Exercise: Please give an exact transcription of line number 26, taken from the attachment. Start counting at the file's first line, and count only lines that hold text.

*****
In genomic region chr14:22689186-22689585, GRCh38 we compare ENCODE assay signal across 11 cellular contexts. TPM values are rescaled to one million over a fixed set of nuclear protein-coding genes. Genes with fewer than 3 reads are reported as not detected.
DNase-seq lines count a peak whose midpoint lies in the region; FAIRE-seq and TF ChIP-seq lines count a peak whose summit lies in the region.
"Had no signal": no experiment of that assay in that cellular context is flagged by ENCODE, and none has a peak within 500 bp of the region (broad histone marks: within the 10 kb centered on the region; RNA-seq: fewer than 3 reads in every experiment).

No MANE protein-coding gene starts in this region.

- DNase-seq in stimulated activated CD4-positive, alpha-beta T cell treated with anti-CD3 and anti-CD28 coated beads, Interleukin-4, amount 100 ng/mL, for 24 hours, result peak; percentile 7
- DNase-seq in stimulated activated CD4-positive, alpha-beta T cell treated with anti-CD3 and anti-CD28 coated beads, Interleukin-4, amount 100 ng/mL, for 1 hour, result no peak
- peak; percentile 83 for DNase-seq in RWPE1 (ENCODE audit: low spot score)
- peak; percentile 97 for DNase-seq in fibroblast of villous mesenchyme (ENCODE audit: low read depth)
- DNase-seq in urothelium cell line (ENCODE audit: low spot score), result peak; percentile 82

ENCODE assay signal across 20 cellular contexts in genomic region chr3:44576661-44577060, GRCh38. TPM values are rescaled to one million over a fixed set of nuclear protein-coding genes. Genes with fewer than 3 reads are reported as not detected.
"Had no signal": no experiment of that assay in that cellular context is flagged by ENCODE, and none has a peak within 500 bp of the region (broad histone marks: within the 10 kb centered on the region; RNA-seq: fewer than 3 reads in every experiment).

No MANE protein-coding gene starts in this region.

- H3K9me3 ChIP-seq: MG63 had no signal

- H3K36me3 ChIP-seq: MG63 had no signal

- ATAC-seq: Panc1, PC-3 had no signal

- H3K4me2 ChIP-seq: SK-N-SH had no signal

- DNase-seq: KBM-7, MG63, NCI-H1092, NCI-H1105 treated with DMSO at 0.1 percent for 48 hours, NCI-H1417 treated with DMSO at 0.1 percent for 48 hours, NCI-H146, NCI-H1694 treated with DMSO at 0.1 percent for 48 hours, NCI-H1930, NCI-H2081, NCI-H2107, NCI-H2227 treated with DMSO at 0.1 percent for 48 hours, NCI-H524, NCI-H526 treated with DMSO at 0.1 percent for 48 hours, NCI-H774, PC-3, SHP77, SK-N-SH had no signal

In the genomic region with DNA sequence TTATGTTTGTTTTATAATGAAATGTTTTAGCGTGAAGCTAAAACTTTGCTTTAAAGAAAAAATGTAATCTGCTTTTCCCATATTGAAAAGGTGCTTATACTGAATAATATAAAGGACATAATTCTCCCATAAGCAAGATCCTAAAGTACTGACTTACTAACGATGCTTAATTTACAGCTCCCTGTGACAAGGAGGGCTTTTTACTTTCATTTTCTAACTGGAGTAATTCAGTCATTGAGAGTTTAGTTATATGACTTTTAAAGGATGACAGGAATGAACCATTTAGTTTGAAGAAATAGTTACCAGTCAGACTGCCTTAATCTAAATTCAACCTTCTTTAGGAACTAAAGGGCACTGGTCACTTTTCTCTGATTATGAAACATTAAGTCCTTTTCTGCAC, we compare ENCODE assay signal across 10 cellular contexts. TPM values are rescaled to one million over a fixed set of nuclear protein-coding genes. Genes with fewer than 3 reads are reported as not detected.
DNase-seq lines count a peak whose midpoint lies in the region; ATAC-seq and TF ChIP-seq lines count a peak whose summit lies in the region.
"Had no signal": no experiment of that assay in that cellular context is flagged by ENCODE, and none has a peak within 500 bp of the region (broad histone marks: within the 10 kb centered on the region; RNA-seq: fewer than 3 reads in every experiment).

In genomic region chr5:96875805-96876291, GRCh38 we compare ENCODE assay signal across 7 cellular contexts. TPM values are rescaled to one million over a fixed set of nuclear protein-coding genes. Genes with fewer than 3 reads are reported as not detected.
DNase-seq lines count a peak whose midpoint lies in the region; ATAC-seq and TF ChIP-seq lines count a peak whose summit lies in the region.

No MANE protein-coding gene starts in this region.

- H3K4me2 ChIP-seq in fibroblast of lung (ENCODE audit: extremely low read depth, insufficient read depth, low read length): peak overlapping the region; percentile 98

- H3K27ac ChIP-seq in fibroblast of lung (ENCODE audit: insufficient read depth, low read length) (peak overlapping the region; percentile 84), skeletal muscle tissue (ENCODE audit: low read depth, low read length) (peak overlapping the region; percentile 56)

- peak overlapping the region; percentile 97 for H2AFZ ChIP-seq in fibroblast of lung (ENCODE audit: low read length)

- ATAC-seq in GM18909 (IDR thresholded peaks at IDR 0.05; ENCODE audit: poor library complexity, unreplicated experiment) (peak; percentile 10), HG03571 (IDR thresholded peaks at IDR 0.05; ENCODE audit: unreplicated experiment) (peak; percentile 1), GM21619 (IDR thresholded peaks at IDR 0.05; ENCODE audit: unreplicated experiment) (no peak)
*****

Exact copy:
- peak overlapping the region; percentile 97 for H2AFZ ChIP-seq in fibroblast of lung (ENCODE audit: low read length)